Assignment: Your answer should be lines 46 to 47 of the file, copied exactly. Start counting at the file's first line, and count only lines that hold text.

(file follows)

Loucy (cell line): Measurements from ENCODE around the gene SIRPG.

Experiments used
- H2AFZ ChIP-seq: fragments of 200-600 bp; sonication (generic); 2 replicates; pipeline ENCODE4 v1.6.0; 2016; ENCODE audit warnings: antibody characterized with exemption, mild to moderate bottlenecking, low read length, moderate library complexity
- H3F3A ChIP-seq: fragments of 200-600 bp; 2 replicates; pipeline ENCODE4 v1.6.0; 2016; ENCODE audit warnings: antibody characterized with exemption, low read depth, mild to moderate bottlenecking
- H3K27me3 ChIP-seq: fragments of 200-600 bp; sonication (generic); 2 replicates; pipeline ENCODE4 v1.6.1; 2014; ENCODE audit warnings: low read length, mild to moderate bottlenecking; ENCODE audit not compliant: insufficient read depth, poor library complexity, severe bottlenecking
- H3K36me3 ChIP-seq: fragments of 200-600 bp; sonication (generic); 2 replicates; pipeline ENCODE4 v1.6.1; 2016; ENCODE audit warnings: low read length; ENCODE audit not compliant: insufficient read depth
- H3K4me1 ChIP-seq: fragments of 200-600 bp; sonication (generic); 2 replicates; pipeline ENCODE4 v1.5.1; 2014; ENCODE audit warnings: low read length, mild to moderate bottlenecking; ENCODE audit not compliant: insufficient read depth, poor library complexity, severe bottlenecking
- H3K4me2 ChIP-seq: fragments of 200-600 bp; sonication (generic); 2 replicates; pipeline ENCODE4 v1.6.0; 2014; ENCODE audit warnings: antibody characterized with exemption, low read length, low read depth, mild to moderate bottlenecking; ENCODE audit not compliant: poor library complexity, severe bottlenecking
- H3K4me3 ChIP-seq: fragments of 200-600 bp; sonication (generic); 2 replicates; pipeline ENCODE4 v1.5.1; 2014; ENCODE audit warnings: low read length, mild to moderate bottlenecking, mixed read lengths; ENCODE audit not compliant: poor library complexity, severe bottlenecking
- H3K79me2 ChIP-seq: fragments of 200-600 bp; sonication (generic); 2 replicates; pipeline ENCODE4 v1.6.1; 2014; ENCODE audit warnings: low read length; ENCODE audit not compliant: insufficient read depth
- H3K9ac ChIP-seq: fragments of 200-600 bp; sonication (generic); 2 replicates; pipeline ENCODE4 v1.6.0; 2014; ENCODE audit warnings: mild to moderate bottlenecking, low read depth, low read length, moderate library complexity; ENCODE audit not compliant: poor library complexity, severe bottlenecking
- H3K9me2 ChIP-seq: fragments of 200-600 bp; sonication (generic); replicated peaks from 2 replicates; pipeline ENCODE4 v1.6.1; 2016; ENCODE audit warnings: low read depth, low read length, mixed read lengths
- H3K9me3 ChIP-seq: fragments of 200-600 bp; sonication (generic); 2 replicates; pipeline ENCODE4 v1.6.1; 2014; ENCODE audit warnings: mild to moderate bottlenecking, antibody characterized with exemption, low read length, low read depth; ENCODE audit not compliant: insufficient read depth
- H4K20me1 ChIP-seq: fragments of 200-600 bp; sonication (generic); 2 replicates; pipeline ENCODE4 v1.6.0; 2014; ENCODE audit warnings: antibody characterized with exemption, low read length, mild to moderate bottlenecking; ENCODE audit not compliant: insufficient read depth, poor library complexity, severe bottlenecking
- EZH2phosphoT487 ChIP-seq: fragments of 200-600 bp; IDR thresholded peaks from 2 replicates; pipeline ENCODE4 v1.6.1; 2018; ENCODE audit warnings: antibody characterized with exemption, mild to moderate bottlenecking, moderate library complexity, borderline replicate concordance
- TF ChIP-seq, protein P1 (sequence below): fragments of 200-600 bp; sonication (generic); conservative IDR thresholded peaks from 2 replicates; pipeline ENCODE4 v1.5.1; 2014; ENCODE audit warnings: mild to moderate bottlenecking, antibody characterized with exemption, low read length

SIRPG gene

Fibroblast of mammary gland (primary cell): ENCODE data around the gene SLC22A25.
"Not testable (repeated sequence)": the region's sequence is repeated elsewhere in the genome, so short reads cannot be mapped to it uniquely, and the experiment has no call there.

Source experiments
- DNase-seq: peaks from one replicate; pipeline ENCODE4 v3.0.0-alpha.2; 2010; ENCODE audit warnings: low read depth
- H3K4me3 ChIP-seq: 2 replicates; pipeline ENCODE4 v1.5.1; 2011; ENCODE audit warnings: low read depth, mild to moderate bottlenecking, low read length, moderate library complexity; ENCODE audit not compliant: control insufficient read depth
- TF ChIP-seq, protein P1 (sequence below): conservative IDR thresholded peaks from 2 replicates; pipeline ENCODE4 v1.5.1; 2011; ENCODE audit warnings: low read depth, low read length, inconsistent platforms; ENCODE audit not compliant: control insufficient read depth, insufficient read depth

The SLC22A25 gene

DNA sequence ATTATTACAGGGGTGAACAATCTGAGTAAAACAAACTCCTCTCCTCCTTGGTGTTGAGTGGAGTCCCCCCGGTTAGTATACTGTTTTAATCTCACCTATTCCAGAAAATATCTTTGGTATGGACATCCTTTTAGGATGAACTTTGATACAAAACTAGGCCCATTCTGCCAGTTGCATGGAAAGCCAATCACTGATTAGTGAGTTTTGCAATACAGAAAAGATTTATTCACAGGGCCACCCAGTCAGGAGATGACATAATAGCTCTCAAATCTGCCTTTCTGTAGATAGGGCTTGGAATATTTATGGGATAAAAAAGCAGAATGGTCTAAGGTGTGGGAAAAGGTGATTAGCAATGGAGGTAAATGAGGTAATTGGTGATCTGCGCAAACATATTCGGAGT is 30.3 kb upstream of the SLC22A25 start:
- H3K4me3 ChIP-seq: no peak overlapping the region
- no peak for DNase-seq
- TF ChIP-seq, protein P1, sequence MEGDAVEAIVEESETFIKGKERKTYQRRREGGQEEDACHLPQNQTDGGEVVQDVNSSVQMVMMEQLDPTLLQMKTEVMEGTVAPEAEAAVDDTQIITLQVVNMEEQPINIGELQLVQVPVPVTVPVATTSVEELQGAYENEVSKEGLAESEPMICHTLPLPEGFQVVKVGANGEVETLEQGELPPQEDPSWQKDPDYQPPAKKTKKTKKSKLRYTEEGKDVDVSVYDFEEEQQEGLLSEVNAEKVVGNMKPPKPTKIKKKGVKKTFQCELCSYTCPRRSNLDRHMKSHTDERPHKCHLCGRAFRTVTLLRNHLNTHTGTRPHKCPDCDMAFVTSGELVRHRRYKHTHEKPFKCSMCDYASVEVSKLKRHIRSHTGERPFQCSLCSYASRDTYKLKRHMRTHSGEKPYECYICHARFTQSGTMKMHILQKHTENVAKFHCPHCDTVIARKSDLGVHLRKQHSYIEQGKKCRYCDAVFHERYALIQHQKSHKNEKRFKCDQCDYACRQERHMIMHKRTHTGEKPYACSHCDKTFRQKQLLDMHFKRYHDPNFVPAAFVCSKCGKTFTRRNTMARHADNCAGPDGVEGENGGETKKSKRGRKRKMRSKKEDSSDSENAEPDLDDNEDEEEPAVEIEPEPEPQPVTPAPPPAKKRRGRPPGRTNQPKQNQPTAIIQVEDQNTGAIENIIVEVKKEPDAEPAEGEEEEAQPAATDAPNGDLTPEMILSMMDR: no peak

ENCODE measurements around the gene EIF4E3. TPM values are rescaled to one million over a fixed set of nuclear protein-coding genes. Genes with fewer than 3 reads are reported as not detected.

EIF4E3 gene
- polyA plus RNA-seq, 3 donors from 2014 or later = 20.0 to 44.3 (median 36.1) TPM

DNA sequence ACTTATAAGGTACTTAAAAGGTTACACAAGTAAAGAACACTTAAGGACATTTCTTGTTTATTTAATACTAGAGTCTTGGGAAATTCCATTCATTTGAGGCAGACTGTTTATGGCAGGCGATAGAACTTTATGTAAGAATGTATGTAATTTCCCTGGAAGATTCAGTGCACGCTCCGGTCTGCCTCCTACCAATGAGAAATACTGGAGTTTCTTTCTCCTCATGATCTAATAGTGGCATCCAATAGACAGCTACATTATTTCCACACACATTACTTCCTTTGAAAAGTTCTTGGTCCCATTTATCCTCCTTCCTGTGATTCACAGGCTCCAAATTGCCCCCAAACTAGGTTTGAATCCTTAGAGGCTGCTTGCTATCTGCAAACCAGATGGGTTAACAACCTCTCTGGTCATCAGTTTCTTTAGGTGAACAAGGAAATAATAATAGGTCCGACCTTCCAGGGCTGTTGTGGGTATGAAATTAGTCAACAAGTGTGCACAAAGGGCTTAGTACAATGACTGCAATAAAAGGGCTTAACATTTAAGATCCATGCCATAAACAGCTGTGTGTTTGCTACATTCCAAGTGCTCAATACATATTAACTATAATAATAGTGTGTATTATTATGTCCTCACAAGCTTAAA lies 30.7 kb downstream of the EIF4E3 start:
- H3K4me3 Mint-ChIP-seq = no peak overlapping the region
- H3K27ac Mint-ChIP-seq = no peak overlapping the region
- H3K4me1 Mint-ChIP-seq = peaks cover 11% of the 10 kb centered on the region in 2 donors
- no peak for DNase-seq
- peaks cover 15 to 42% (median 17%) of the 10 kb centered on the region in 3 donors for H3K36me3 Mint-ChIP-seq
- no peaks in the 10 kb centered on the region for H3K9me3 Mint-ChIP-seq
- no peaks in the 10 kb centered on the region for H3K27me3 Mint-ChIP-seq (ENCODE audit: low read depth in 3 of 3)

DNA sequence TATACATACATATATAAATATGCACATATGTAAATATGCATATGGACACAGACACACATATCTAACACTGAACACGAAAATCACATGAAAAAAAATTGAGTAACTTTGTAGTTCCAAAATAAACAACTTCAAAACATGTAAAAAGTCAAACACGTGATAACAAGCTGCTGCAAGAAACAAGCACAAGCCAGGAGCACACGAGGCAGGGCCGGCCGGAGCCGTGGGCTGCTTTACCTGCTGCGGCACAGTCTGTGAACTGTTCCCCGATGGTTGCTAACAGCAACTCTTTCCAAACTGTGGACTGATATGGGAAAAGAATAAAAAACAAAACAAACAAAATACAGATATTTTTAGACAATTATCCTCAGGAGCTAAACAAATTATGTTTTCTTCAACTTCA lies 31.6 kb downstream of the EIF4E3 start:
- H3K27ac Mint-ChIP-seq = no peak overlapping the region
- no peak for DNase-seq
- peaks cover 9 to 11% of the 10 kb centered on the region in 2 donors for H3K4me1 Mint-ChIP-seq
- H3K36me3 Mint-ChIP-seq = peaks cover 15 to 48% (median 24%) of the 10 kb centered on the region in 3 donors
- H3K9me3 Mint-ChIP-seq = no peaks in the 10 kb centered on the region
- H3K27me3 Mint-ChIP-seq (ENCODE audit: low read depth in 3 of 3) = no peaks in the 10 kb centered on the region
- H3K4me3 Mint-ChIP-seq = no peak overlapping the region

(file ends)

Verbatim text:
- H3K27me3 Mint-ChIP-seq (ENCODE audit: low read depth in 3 of 3) = no peaks in the 10 kb centered on the region
- H3K4me3 Mint-ChIP-seq = no peak overlapping the region